Sips: for fall, notable new red wines from Argentina, Tuscany and Oregon

SIP: For several years, I’ve been a fan of  Susana Balbo’s wines from Argentina, and for me the latest standout is her 2008 “Signature” Malbec from Mendoza. I liked its youthful, concentrated fruit, which shows notes of blackberry and plum with an underpinning of well-integrated oak. I cooled it slightly from room temperature and found it delightful. For all kinds of grilled meats. Wine-searcher.com has a wide range of prices for this wine, from about $19 to $28. Imported by Polaner Selections, Mt. Kisco, New York.

SIP: From Italy, Ruffino’s 2004 Romitorio di Santedame is an outstanding Super Tuscan for special occasions. We enjoRomitorio3yed it recently with friends who came over to help celebrate my  older son's 15th birthday, and we were not disappointed. This is one of those wines that seems to get better with every sip. A blend of 60 percent of the indigenous colorino and 40 percent merlot, it started off a bit enclosed but was notable for its ample acidity, which signaled that this was going to be a refreshing wine. As it opened up it revealed notes of blueberry and plum along with cedar, earth, tobacco, leather and bittersweet chocolate. Supple tannins help make the overall effect refined and elegant. It matched well with our grilled herbed chicken breasts but also the tomato pasta sauce my son ordered me to make for the occasion. The suggested price, $70, makes it a wine, as I said, for special events. Imported by Icon Estates, St. Helena, California.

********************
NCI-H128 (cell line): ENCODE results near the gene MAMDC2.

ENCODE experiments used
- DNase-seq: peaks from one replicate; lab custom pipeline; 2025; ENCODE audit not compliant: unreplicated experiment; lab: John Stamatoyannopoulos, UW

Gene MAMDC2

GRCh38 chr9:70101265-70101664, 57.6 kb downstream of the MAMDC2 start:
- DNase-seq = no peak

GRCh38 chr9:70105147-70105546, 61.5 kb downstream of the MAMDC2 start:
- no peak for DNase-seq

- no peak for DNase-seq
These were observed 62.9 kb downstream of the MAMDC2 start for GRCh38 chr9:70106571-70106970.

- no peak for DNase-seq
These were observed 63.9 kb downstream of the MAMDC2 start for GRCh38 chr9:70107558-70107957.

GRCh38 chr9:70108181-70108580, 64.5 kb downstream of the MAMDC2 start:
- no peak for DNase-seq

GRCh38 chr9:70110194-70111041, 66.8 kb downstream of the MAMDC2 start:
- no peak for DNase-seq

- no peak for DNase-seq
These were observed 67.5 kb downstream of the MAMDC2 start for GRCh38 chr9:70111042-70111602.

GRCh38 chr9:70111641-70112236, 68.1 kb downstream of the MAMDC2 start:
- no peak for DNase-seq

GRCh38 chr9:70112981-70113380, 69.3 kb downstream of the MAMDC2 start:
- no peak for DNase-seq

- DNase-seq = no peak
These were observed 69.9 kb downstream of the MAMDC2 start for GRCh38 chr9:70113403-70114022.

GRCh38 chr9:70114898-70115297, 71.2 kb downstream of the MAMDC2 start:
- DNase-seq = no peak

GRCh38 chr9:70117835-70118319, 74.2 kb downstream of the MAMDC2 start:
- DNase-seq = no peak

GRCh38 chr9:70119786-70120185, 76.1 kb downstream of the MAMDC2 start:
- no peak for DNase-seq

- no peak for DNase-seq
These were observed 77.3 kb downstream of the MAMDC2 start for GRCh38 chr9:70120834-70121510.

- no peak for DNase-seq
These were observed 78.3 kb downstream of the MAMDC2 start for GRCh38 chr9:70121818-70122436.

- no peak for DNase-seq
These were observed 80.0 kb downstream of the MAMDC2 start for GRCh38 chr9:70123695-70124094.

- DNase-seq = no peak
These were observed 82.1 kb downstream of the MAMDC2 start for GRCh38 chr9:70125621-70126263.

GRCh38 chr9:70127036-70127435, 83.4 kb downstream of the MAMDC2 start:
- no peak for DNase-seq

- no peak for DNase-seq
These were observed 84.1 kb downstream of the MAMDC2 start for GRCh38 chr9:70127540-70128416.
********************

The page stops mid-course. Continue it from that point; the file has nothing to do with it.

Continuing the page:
SIP:  Angela is a relatively new vineyard in the six-year-old Yamhill-Carlton District, a sub-appellation in the northwest corner of Oregon’s Willamette Valley.  Angela’s 2008 Oregon Pinot Noir “Clawson Creek Vineyard” is an impressive, $50 offering that shows a Burgundian elegance that is sometimes missing in big, fruit-driven American pinot noirs. From young vines, it displays opulent red and dark berry fruit, some toasty oak and vanilla notes and excellent acidity. Alcohol is a restrained 13.5 percent. “Angela,” by the way, is Angela Beck, who owns the vineyard with her husband Antony. He is part of the family that owns Graham Beck Wines of South Africa. Wines received as press samples.

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